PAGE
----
Game Review - 9 Innings: 2013 Pro Baseball


Disclosure: I am participating in the Verizon Fans Voices program and have been provided with a wireless device and six months of service in exchange for my honest opinions about the product.

The product I have been so fortunate to review is the DRIOD MAXX. With pitchers and catchers reporting in less than a month, I thought it would be nice to look back at a couple of games and apps that have spraked some interest in me. Today, we’ll look at 9 Innings: Pro Baseball 2013 by Com2uS. Yes, I am currently using the Andriod version of the game.

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This is the initial screen upon opening the game. You instantly notice there are no logos on the hats and uniforms. That’s because this game is not endorsed by MLB, but it is by the MLBPA. Using player likenesses is always a bonus.

The next menu (not shown) will allow you to set up your season. I am currently taking part in a shortened 45 game season.

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If I touch “Start Game”, the game will take me to my next scheduled game. But let’s quickly see what the other options have for us.

Cards – you can upgrade cards (through the use of points, more on that in a bit), combine cards in hopes of getting a better one, use points to pick a random card or set the cards of your team.
Store – In-game purchases can be made here. You can buy points, stars, items to aid your team and expansions for players and equipment…or even your cheerleader (which does play a small role).
Trade Market – if you have a Com2uS hub account, you can connect through here.
More – list your achievements and rankings. Also contains a quick guide for the game and a settings menu.

So, I touch “Start Game”. The following screen is where I land.

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A quick explanation of the four choices you have from the image above:

League Mode – the league you set up upon opening the game for the first time
Friendly Mode – All the cards on your team – which you will select after entering this mode – are set to a certain level as you play a best of 5 series. You can also select the opposing team
Special Mode – Your current team v. special teams such as the 2012 NL or AL All-Star teams, the 2012 World Series teams (Detroit and San Francisco) or the LCS losing teams from 2012 (Texas and St. Louis)
Homerun Mode – Just what you think, home run derby-like. You select one player from your team and swing for the fences. Yes, 10 “outs”!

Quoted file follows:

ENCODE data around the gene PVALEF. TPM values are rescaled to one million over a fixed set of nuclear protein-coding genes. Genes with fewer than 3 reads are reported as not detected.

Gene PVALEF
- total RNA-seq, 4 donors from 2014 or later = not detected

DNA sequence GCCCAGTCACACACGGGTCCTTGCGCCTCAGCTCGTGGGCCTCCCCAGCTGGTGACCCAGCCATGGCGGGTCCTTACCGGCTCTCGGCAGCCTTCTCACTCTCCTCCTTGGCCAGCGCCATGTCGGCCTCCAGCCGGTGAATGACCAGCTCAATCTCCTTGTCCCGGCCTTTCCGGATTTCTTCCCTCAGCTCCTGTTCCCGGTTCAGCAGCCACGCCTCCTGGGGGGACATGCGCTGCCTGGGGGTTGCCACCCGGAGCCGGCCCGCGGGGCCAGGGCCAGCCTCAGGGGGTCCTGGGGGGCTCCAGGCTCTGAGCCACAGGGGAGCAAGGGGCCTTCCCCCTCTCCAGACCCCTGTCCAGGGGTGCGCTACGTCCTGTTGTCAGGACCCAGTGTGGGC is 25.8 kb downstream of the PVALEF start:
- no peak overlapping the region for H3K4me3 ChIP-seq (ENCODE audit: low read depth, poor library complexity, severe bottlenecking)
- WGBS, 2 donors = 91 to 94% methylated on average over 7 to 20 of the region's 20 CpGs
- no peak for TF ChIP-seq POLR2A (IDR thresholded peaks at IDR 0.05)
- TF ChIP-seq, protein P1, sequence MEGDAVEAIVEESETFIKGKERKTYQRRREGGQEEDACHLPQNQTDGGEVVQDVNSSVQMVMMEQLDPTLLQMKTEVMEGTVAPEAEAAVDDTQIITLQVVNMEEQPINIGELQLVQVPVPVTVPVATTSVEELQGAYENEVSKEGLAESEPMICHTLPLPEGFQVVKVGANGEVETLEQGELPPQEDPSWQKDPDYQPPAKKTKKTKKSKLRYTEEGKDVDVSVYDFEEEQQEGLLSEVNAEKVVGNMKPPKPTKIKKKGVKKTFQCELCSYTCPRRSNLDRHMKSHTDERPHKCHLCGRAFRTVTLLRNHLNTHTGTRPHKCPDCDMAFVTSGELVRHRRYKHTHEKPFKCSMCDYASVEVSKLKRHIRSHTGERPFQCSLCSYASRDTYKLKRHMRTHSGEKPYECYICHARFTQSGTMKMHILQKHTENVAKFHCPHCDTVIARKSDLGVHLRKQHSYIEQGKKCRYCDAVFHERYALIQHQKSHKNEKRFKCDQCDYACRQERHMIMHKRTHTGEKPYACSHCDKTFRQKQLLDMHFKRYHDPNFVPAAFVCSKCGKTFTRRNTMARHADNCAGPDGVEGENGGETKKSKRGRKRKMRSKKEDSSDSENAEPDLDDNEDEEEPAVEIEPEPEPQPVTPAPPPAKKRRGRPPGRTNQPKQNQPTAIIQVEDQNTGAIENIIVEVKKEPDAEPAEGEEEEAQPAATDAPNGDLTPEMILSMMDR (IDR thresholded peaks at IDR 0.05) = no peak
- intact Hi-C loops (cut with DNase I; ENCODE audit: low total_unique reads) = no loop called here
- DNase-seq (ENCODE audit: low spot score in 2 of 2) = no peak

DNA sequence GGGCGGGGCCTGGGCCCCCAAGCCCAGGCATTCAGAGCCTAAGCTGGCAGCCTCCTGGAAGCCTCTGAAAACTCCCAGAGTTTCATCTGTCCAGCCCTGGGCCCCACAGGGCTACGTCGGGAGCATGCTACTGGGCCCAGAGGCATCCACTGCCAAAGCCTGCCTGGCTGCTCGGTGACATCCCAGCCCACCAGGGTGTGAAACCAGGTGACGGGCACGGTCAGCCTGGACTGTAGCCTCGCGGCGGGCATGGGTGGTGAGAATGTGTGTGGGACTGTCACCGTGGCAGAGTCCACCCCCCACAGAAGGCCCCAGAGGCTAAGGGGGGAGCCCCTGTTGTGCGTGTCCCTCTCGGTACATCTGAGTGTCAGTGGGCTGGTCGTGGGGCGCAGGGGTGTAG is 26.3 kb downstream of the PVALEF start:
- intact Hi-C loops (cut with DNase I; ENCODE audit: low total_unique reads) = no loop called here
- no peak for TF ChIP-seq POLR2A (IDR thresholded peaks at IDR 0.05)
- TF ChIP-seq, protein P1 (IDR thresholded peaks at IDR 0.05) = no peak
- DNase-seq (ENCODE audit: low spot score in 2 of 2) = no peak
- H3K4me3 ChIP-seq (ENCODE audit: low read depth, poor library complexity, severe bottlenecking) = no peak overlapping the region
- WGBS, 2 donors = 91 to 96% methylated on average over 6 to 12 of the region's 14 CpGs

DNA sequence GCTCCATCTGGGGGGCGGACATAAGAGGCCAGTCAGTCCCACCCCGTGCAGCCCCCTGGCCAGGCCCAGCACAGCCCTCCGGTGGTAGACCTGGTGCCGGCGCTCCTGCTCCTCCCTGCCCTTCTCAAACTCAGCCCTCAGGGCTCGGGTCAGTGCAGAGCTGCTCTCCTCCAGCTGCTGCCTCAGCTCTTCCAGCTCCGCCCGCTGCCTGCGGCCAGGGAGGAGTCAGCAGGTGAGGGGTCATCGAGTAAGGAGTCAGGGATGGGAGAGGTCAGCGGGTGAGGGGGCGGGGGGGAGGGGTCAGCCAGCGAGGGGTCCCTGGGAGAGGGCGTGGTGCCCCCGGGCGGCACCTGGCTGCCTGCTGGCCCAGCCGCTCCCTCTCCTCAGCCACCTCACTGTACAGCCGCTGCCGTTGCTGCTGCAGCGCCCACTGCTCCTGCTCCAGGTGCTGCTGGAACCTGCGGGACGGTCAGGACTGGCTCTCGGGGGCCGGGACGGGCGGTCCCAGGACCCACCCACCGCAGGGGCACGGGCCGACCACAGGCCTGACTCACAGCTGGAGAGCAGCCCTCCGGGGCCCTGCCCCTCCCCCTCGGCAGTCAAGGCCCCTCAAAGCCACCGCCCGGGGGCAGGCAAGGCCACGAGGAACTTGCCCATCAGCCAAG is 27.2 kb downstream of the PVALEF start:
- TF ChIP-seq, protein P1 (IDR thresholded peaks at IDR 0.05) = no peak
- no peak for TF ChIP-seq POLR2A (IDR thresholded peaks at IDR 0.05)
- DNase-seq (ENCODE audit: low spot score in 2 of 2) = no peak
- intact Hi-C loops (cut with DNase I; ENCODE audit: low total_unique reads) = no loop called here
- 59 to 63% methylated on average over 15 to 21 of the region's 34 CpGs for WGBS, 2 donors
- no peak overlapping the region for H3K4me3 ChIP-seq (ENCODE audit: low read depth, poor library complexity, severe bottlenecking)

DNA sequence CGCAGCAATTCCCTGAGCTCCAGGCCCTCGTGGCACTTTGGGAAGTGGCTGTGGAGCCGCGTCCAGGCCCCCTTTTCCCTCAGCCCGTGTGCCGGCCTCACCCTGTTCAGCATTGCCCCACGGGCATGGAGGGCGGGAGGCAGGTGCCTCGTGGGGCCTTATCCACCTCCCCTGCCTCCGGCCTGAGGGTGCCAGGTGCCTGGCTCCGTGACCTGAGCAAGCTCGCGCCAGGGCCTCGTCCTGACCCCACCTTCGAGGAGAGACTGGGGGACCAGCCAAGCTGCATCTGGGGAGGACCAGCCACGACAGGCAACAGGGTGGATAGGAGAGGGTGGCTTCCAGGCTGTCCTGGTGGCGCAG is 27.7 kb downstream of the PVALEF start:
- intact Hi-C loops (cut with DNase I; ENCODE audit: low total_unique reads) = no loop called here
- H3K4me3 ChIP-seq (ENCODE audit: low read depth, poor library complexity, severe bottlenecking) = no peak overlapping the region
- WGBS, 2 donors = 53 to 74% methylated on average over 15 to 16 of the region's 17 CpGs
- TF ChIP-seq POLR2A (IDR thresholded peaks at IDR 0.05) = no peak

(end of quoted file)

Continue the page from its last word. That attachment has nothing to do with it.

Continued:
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This is the interface of the game. You have the ability to control the batting, the pitching, both or auto play (the game will simulate the outcome). If you choose auto play, you’ll be missing out on some fun as well as potential bonus items and cards.

In the pitching interface (not pictured), you can attempt to pinpoint the location of your pitches, but in the above screen, we’re looking at the hitter’s interface. Touch the screen and the pitcher will deliver his pitch. You can elect three ways to hit a pitch, provided you swing (the swing interface will appear in the opposite batter’s box. In this case, it will show in the right-handed hitter’s side of the plate.):

1. touch the screen for a level swing
2. swipe up (for uppercut) or down (to beat the ball into the ground).
3. bunt – WAIT!!! WHO BUNTS??? Seriously, you can if you elect to do so. You can even try to push a bunt toward third or first base. These options appear at the bottom of the opposite batter’s box.

As you attain certain feats throughout the game (hitting a double, striking out a batter on three pitches, getting so many hits in a row, etc.), you will earn points. The total number of points can be seen in the upper right-hand corner of any screen as long as you are not playing a game as shown in the main menu screen up above. Same for the stars which I have yet to use. (I’m kind of frugal with free stuff you given at the beginning when on down the line, you must use in-game purchases to acquire more.)

As touched upon in reference to player cards, these points will prove valuable to level up your cards. You can also utilize in-game purchases to enhance the chances of your card upgrading, although I found that cards upgrade around a 90% clip without those specific purchases. The higher the level of the card you are attempting to upgrade, the more points it takes. Keep an eye on your points.

Oh, and your cheerleader can enhance your team with specific bonuses. No, you never see your cheerleader jumping on top of your dugout in between innings. You also have two items you can equip to help, too. Bonuses from both can be pitch control, bat contact, extra points earned, and more.

With a title involving 9 innings, I thought grading baseball games in the number of innings (based on 9) would be fitting, right?.

For me, 9 Innings: 2013 Pro Baseball rates 8 innings out of 9. It doesn’t quite close it out for me, but you can easily


Tags: Video Games